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Commissioner Stephen Hahn evaluates the agency’s response to COVID-19 and how it affected non-COVID related initiatives in 2020.
In an FDA Voices blog post, FDA Commissioner, Stephen M. Hahn, MD, presented a review of the agency’s accomplishments during the difficult year that was 2020. The COVID-19 pandemic, according to Hahn, dominated the agency’s focus and increased FDA’s workload.
In 2020, FDA conducted cross-agency initiatives that included adaptations in operations and communications, using lessons learned from the pandemic. “For instance, we launched the COVID-19 Pandemic Recovery and Preparedness Plan—or PREPP—to support real-time adjustments on the basis of rapidly evolving data, to scale and sustain the FDA’s response, and to increase our capacity and resilience to respond to future health emergencies,” Hahn said.
FDA prioritized its work to optimize inspections and used alternative inspectional approaches during the pandemic. A COVID-19 Advisory Rating system was implemented that used real-time data to decide where and when domestic inspections were possible.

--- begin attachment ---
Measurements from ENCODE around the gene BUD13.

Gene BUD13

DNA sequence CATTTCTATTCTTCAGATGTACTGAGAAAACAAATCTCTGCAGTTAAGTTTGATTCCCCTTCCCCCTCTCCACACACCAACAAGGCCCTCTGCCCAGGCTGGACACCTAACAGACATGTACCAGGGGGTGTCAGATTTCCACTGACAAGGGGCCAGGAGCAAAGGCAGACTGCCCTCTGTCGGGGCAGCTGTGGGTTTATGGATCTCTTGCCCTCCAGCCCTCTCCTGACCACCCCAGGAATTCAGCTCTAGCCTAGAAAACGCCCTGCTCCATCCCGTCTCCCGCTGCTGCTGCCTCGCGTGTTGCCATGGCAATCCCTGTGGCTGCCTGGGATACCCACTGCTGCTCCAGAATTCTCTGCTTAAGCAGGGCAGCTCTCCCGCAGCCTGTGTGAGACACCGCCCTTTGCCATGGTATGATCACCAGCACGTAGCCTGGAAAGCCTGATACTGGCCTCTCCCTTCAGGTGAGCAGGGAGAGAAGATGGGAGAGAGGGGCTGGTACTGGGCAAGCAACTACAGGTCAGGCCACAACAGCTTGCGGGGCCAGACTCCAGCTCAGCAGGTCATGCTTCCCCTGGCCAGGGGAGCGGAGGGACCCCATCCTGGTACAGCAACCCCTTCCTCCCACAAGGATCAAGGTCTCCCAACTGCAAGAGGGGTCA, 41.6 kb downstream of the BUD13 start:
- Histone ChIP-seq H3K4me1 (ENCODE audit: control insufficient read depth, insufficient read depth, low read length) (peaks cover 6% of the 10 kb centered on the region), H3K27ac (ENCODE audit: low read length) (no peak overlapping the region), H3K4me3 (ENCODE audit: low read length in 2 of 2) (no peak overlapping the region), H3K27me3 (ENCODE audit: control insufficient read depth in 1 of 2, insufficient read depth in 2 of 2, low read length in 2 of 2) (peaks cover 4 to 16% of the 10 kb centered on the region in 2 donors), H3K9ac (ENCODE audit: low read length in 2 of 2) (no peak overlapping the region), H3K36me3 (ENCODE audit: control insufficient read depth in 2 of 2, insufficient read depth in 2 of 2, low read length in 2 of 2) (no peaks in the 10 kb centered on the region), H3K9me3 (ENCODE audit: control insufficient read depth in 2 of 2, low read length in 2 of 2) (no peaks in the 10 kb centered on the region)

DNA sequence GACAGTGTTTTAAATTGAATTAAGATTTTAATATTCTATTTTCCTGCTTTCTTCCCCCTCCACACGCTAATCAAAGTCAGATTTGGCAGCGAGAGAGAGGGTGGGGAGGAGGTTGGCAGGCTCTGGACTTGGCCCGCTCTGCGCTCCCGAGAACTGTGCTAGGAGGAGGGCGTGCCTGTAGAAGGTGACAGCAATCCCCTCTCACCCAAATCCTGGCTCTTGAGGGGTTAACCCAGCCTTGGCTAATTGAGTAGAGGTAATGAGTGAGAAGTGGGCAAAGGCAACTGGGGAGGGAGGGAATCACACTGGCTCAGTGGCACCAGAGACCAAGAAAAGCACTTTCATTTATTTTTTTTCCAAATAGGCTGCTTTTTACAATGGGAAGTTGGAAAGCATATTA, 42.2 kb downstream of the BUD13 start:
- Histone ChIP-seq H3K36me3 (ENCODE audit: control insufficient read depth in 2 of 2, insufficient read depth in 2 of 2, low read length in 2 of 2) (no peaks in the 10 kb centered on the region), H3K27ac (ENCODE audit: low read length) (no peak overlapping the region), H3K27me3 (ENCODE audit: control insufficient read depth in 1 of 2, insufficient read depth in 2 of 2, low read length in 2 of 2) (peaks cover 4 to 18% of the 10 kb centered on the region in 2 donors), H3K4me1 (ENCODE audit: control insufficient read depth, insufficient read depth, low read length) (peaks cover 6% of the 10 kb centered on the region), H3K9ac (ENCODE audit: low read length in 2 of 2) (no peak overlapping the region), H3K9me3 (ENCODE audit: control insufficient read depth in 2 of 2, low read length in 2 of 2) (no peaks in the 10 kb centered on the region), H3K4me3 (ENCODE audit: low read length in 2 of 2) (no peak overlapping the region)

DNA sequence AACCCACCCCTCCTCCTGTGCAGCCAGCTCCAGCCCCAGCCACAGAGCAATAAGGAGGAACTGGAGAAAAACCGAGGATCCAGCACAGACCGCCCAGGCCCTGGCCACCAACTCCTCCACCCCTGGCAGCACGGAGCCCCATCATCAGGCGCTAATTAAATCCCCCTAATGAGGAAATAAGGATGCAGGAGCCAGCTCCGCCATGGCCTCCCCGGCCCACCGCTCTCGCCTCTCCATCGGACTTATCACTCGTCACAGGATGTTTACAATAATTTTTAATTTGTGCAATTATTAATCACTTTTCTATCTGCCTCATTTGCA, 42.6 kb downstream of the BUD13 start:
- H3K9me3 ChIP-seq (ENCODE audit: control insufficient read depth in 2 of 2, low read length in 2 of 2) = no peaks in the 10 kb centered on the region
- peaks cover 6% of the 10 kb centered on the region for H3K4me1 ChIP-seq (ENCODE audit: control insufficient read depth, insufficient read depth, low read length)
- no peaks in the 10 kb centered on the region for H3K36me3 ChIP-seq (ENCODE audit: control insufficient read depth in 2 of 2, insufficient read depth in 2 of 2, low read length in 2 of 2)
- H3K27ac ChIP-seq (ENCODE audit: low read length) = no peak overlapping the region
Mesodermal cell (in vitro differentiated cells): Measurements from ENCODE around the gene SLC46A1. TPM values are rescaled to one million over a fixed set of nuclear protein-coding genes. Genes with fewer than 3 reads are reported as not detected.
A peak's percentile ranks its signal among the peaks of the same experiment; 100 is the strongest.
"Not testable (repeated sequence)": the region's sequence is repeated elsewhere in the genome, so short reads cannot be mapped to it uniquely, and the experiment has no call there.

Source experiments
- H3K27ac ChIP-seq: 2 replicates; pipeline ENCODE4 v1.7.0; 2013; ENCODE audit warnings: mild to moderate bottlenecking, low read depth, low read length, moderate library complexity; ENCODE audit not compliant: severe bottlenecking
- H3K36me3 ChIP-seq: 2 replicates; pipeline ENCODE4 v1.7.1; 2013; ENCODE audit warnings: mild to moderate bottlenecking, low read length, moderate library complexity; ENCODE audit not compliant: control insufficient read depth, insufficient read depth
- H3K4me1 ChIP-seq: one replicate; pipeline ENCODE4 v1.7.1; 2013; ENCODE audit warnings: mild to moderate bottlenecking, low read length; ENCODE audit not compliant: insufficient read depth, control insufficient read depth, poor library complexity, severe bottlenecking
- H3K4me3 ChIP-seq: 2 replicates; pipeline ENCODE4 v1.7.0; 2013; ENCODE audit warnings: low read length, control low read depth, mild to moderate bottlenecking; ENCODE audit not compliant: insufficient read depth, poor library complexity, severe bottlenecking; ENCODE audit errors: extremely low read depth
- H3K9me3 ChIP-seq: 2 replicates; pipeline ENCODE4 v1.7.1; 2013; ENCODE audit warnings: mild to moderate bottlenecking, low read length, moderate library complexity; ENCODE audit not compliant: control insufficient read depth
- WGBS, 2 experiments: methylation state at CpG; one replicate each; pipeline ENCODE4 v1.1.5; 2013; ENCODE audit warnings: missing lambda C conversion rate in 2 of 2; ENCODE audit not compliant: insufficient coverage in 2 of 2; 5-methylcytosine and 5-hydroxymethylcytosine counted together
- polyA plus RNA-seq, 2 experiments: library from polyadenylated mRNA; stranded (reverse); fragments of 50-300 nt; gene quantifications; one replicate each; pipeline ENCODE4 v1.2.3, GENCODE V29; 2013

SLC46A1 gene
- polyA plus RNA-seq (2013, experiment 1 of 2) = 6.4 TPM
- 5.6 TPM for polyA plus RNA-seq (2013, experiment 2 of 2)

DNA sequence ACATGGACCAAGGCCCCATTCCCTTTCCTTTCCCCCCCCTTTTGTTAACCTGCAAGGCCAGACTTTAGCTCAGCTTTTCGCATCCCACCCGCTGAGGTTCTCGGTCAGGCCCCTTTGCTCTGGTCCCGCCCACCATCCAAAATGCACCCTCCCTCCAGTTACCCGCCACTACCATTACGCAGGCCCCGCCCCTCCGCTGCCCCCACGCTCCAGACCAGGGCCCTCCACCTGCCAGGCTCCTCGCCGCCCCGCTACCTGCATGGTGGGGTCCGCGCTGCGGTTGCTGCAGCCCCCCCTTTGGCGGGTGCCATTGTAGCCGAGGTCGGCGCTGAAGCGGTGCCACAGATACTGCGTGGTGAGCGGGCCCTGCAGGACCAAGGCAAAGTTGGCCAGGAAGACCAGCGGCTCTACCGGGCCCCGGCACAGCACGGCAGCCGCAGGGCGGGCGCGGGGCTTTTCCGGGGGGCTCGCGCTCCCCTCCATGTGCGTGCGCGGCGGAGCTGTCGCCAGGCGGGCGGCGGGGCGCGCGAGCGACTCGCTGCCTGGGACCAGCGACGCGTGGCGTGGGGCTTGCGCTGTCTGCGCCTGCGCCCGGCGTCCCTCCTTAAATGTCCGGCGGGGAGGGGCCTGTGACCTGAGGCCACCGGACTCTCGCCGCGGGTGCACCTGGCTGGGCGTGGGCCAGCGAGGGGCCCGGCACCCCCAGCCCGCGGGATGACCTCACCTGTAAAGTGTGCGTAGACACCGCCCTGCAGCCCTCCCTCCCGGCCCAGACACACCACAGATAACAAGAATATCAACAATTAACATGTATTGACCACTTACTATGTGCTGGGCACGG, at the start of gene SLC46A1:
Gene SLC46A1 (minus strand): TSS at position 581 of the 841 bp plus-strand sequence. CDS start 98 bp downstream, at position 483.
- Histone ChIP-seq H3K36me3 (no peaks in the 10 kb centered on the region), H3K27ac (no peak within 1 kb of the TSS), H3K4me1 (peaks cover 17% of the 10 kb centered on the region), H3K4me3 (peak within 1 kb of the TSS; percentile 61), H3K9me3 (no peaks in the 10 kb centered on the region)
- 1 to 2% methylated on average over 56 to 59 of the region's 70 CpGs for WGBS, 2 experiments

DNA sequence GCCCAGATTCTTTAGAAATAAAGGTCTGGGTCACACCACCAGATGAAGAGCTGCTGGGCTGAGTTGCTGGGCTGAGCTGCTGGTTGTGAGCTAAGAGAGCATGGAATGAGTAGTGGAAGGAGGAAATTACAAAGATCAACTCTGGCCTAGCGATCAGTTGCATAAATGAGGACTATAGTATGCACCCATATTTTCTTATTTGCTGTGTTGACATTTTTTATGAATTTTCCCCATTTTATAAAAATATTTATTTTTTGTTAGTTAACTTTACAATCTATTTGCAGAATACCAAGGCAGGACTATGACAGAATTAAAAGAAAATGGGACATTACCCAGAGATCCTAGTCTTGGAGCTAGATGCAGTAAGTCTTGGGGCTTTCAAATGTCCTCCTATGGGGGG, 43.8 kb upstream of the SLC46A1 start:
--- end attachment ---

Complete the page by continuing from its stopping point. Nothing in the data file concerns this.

The combat against fraudulent products was also impacted by the pandemic, with new products claiming to treat or prevent COVID-19. The agency launched Operation Quack Hack in March 2020 and has identified more than 1100 fraudulent COVID-19 products. “This is in addition to our normal enforcement efforts by our Office of Criminal Investigations, which last year initiated more than 600 criminal investigations targeting violations related to FDA-regulated products,” said Hahn.
FDA continued to approve new brand and generic drugs in 2020, with 53 novel drugs approved and 800 generic drugs either approved or tentatively approved. “We’ve also made numerous decisions to address drug shortages. For example, we facilitated manufacturers’ extensions of expiration dates, prioritized review and approval of many generic drugs to help ease shortages, and issued guidance on the production of alcohol-based hand sanitizer to help boost supply,” stated Hahn. In addition to its work on COVID-19 treatments and vaccines, the Center for Biologics Evaluation and Research approved treatments for refractory mantle cell lymphoma, invasive meningococcal disease, hemophilia A or B, and peanut allergies.
“Throughout 2020, we continued to optimize our regulatory policies and procedures. For example, we streamlined many processes to make it easier for developers and scientists to send inquiries and requests related to the pandemic response and facilitated the timely availability of guidance documents for industry. We also continue to modernize how clinical trials can be designed and conducted to expand the data sources to aid our evaluation of medical products,” said Hahn. “I commend the entire FDA team for working so hard on behalf of the American public. I know this same focus and diligence will lead us into a successful and productive 2021.”